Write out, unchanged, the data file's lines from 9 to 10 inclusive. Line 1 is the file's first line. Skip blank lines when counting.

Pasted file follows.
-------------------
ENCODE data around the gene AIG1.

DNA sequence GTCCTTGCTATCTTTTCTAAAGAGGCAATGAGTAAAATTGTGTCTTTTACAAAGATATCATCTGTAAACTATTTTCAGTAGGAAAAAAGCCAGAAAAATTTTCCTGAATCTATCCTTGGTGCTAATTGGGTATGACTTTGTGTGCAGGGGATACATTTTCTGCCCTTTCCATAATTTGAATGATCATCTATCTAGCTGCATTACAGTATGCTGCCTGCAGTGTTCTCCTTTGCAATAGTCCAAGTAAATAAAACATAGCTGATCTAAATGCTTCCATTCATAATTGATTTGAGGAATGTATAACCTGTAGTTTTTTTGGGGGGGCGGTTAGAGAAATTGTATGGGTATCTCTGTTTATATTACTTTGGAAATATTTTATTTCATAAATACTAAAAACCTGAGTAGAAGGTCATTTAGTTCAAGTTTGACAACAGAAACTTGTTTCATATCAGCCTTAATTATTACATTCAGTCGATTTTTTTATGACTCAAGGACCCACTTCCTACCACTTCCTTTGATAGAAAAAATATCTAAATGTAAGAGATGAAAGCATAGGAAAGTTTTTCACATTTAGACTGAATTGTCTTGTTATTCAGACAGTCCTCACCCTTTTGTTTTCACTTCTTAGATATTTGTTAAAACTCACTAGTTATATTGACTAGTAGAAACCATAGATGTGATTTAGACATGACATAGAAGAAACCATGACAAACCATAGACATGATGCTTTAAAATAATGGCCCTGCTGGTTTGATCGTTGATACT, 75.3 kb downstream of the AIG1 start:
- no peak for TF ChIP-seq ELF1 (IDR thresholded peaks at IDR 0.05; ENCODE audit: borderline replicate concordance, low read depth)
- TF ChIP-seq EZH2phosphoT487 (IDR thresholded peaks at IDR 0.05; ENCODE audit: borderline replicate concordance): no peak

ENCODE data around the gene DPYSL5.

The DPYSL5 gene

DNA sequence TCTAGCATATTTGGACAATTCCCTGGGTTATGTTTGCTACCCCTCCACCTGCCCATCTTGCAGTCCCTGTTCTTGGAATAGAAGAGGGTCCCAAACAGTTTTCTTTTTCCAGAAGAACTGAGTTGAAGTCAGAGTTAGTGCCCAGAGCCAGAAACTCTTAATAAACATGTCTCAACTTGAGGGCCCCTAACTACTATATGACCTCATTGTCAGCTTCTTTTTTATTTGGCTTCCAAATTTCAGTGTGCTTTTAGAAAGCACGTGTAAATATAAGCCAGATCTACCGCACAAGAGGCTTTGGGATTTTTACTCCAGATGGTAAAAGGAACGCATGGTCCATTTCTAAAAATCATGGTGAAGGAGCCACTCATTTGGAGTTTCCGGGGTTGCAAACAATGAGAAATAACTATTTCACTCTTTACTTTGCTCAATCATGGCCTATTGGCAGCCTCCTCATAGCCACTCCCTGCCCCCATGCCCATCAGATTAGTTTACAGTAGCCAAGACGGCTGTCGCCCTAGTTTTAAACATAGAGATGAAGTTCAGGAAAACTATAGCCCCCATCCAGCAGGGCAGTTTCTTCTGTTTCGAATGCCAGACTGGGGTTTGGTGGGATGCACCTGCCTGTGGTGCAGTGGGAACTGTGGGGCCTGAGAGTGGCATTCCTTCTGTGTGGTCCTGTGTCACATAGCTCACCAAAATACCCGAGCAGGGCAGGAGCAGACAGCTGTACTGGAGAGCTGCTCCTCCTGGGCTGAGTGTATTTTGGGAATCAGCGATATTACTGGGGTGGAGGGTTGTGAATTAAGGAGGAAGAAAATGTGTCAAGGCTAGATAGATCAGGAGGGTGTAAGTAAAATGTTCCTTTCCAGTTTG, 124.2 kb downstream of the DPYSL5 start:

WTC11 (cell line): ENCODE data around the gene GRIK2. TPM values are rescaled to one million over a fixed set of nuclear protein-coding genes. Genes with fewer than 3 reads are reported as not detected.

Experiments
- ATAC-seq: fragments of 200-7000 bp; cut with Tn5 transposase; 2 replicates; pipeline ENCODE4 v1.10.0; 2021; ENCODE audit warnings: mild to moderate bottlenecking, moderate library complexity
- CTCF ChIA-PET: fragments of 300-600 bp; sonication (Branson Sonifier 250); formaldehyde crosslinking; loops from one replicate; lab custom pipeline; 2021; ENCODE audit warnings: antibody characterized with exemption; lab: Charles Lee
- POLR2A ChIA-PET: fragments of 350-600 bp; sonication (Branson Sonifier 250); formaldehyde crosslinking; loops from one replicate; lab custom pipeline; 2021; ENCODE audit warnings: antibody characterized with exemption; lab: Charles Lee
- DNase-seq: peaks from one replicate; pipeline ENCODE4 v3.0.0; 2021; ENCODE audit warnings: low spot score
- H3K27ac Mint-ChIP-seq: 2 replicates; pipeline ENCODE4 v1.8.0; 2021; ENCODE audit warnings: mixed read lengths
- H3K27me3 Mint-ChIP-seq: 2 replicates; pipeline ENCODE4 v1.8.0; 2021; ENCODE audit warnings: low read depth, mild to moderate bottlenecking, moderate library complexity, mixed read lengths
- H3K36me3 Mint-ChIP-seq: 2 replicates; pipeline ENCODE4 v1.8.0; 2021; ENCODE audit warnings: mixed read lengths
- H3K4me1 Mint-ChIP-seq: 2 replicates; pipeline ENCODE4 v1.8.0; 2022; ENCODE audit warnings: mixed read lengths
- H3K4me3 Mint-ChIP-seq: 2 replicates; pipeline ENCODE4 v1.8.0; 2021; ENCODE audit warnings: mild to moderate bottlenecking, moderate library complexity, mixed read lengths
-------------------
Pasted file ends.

Experiments
- ATAC-seq: fragments of 200-7000 bp; cut with Tn5 transposase; 2 replicates; pipeline ENCODE4 v1.10.0; 2021; ENCODE audit warnings: mild to moderate bottlenecking, moderate library complexity